11. Sender: treat segment contents as sequence of 16-bit integers checksum: addition (1’s complement sum) of segment contents sender puts checksum value into UDP checksum field Receiver: compute checksum of received segment check if computed checksum equals checksum field value: NO - error detected YES - no error detected. But maybe errors nonetheless? Internet checksum Goal: detect “errors” (e.g., flipped bits) in transmitted segment (note: used at transport layer only) 5: DataLink Layer

  12. 5.1 Introduction and services 5.2 Error detection and correction 5.3Multiple access protocols Link Layer 5: DataLink Layer

  13. Multiple Access Links and Protocols Two types of “links”: • point-to-point • PPP for dial-up access • point-to-point link between Ethernet switch and host • broadcast (shared wire or medium) • traditional Ethernet • upstream HFC • 802.11 wireless LAN 5: DataLink Layer

  14. Multiple Access protocols • single shared broadcast channel • two or more simultaneous transmissions by nodes: interference • collision if node receives two or more signals at the same time multiple access protocol • distributed algorithm that determines how nodes share channel, i.e., determine when node can transmit • communication about channel sharing must use channel itself! • no out-of-band channel for coordination 5: DataLink Layer

  15. Ideal Mulitple Access Protocol Broadcast channel of rate R bps 1. When one node wants to transmit, it can send at rate R. 2. When M nodes want to transmit, each can send at average rate R/M 3. Fully decentralized: • no special node to coordinate transmissions • no synchronization of clocks, slots 4. Simple 5: DataLink Layer

  16. MAC Protocols: a taxonomy Three broad classes: • Channel Partitioning • divide channel into smaller “pieces” (time slots, frequency, code) • allocate piece to node for exclusive use • Random Access • channel not divided, allow collisions • “recover” from collisions • “Taking turns” • Nodes take turns, but nodes with more to send can take longer turns 5: DataLink Layer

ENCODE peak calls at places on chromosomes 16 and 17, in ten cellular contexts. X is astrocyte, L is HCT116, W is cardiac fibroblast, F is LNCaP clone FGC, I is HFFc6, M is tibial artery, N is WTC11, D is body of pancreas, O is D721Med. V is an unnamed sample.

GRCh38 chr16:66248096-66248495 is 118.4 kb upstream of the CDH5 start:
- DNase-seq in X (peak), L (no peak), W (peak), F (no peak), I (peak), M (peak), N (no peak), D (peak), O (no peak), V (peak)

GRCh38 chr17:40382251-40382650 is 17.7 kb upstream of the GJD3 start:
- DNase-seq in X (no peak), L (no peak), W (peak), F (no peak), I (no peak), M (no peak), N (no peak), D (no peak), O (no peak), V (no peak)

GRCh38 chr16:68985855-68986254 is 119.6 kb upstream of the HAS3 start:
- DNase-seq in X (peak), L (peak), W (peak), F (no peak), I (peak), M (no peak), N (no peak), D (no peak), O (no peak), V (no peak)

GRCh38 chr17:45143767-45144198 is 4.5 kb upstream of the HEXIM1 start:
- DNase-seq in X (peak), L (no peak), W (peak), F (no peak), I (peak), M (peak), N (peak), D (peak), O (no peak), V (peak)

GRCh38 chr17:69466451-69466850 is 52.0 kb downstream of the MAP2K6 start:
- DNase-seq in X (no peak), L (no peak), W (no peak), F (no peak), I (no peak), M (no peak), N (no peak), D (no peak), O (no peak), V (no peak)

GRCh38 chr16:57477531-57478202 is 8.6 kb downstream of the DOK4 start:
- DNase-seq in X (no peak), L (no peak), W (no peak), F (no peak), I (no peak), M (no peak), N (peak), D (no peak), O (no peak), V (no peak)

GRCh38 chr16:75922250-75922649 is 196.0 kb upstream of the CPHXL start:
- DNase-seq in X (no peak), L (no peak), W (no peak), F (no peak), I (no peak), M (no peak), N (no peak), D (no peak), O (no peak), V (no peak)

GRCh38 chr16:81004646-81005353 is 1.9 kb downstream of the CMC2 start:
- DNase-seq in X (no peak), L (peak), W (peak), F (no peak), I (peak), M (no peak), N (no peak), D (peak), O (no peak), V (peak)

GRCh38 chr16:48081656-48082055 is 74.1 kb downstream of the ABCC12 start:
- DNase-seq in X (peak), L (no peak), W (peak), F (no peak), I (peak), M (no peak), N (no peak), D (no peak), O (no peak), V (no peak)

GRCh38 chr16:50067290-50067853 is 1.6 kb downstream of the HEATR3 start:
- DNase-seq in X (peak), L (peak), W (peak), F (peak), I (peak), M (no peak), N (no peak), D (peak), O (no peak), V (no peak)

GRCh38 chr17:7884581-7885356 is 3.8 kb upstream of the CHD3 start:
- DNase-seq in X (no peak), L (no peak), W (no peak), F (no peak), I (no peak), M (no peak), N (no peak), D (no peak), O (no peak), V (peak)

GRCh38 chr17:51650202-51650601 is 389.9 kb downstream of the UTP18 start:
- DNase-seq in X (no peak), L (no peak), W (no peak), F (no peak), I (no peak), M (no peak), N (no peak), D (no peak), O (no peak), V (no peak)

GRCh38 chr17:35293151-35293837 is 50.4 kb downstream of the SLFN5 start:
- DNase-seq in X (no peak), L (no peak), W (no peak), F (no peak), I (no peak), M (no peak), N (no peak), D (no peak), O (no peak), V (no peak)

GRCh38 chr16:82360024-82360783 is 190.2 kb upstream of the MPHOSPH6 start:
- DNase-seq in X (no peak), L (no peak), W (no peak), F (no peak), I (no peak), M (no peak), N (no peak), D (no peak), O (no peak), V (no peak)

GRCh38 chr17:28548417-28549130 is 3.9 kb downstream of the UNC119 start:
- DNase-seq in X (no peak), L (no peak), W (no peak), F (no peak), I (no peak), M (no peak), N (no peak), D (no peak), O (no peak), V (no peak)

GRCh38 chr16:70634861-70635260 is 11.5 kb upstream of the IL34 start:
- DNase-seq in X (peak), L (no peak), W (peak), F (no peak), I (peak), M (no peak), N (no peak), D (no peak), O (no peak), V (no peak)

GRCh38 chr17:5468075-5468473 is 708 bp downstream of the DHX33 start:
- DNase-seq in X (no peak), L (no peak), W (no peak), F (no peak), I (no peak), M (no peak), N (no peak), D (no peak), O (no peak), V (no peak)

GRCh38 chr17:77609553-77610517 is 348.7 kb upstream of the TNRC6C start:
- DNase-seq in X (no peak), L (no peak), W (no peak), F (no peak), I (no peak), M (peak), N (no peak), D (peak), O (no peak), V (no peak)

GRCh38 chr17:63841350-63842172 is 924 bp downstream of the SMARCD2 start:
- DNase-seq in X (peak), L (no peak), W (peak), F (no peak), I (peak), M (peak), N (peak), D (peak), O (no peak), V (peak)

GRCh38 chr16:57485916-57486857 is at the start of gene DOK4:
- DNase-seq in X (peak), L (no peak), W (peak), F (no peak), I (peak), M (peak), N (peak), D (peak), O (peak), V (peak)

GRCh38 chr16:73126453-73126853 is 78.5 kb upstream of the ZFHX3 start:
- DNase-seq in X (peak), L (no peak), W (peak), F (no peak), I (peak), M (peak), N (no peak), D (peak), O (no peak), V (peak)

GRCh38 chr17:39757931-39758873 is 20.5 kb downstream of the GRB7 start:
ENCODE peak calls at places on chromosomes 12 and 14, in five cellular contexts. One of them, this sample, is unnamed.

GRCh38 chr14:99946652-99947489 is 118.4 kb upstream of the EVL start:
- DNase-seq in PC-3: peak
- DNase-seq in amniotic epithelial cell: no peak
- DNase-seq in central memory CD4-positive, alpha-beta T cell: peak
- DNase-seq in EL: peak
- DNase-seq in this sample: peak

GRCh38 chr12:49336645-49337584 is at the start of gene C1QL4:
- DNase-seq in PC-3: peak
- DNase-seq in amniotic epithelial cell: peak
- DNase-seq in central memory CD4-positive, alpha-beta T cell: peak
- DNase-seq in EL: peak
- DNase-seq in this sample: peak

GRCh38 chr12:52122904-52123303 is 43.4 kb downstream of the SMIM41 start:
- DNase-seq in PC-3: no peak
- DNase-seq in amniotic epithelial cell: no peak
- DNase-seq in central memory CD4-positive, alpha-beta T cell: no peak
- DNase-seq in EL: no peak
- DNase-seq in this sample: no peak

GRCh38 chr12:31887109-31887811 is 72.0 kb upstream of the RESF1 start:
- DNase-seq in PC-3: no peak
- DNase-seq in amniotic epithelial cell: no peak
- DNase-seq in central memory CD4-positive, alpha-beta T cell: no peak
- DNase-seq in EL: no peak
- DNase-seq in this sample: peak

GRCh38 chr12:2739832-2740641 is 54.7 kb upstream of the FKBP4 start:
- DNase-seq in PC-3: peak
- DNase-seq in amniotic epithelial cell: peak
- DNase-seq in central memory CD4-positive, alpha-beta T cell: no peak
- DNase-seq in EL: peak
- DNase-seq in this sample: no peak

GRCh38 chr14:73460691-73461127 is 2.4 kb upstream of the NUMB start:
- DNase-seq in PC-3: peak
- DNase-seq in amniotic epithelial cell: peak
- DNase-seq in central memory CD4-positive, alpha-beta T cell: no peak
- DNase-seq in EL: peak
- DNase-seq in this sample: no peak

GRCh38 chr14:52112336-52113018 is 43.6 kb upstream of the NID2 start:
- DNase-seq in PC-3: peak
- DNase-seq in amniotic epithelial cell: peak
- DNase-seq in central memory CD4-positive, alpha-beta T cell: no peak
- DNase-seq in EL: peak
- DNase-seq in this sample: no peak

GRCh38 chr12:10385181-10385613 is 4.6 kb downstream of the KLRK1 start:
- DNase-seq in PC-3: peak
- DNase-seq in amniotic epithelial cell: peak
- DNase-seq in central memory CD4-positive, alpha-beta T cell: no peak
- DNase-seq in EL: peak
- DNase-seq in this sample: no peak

17. Channel Partitioning MAC protocols: TDMA TDMA: time division multiple access • access to channel in "rounds" • each station gets fixed length slot (length = pkt trans time) in each round • unused slots go idle • example: 6-station LAN, 1,3,4 have pkt, slots 2,5,6 idle • TDM (Time Division Multiplexing): channel divided into N time slots, one per user; inefficient with low duty cycle users and at light load. • FDM (Frequency Division Multiplexing): frequency subdivided. 5: DataLink Layer

  18. Channel Partitioning MAC protocols: FDMA FDMA: frequency division multiple access • channel spectrum divided into frequency bands • each station assigned fixed frequency band • unused transmission time in frequency bands go idle • example: 6-station LAN, 1,3,4 have pkt, frequency bands 2,5,6 idle • TDM (Time Division Multiplexing): channel divided into N time slots, one per user; inefficient with low duty cycle users and at light load. • FDM (Frequency Division Multiplexing): frequency subdivided. time frequency bands 5: DataLink Layer

  19. Random Access Protocols • When node has packet to send • transmit at full channel data rate R. • no a priori coordination among nodes • two or more transmitting nodes ➜ “collision”, • random access MAC protocol specifies: • how to detect collisions • how to recover from collisions (e.g., via delayed retransmissions) • Examples of random access MAC protocols: • slotted ALOHA • ALOHA • CSMA, CSMA/CD, CSMA/CA 5: DataLink Layer

  20. Assumptions all frames same size time is divided into equal size slots, time to transmit 1 frame nodes start to transmit frames only at beginning of slots nodes are synchronized if 2 or more nodes transmit in slot, all nodes detect collision Operation when node obtains fresh frame, it transmits in next slot no collision, node can send new frame in next slot if collision, node retransmits frame in each subsequent slot with prob. p until success Slotted ALOHA 5: DataLink Layer